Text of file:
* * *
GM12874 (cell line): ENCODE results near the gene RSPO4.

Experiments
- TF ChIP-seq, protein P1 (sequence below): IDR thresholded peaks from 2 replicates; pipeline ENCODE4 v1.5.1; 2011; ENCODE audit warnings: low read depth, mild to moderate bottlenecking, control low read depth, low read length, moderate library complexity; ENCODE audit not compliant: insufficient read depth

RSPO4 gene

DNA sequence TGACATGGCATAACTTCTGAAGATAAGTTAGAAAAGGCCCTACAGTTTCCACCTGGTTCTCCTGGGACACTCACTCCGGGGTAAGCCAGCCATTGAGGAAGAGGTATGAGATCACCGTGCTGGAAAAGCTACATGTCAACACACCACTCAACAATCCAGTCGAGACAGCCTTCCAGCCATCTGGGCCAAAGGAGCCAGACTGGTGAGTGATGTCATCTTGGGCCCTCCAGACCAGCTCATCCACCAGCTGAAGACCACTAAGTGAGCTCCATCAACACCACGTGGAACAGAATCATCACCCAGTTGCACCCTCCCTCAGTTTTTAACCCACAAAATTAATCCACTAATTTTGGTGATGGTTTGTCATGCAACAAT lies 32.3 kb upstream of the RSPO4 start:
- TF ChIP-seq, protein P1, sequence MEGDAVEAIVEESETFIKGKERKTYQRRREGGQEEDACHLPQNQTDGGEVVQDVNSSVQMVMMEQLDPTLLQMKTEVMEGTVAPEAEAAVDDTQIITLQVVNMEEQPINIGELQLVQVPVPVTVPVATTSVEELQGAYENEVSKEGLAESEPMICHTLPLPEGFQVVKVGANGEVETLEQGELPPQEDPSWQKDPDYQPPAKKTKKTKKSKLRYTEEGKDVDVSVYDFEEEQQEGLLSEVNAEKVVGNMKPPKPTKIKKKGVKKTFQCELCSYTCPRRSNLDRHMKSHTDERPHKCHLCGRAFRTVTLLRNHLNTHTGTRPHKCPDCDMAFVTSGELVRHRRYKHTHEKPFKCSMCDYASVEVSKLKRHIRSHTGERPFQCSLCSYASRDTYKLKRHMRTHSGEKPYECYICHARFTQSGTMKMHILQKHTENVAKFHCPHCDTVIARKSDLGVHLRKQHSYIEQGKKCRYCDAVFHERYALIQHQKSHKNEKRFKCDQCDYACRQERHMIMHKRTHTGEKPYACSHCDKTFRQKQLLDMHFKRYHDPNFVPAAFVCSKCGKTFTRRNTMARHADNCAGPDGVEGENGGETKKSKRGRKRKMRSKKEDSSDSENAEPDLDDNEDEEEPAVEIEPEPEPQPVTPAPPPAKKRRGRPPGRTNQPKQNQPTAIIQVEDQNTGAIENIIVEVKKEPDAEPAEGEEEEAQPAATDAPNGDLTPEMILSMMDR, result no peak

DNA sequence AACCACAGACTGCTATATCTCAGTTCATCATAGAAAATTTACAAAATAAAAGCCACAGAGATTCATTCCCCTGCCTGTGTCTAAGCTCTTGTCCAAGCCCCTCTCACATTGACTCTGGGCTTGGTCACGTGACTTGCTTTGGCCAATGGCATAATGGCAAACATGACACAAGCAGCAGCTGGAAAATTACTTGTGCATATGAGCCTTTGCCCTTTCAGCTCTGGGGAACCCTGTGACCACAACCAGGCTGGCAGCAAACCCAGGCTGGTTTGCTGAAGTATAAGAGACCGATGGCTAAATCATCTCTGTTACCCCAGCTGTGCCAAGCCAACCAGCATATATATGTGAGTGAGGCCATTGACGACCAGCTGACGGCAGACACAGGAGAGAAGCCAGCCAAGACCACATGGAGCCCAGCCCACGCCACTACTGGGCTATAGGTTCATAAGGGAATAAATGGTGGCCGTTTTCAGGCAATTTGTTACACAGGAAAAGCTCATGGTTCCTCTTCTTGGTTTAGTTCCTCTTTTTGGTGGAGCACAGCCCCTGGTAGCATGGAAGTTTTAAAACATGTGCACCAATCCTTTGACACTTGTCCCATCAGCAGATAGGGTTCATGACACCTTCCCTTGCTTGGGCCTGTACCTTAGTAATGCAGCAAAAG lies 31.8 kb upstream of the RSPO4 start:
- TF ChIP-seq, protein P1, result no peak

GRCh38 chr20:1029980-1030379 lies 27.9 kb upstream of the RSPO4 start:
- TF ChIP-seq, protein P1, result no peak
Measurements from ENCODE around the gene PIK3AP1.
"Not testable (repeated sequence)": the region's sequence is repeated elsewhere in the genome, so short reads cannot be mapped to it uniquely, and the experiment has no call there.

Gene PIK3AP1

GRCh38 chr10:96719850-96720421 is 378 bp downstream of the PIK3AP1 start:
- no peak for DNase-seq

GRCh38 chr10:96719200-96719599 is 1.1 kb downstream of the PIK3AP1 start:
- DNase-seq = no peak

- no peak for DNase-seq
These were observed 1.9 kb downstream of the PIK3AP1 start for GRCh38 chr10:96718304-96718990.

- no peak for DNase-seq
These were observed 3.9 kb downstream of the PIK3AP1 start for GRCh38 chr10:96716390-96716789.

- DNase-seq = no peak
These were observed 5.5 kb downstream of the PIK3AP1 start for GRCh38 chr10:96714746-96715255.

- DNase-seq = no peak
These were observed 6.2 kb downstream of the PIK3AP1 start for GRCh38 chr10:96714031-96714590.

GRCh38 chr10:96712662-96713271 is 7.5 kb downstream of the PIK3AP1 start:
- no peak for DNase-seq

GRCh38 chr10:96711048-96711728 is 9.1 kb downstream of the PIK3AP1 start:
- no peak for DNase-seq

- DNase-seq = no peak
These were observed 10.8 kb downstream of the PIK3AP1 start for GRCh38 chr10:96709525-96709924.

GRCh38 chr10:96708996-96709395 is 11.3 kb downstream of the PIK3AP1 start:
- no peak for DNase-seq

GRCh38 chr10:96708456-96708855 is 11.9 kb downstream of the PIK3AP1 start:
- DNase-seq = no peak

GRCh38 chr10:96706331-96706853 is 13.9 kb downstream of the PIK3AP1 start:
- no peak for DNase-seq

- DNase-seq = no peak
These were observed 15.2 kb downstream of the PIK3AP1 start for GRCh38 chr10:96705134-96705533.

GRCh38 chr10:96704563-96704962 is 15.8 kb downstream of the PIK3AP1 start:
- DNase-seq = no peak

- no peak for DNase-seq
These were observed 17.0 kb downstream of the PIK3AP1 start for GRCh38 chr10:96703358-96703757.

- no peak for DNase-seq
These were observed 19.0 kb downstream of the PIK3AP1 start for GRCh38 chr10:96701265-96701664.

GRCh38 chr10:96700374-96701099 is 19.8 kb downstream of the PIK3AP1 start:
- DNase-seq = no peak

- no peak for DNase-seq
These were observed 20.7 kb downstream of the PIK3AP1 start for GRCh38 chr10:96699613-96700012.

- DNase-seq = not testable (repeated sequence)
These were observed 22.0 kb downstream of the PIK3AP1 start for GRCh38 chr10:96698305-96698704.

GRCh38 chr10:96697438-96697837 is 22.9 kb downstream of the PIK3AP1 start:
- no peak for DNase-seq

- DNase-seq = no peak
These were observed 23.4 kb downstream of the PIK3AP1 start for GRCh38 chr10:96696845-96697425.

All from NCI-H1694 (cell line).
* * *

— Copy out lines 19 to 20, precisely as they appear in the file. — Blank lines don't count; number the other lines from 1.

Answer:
These were observed 1.9 kb downstream of the PIK3AP1 start for GRCh38 chr10:96718304-96718990.

- no peak for DNase-seq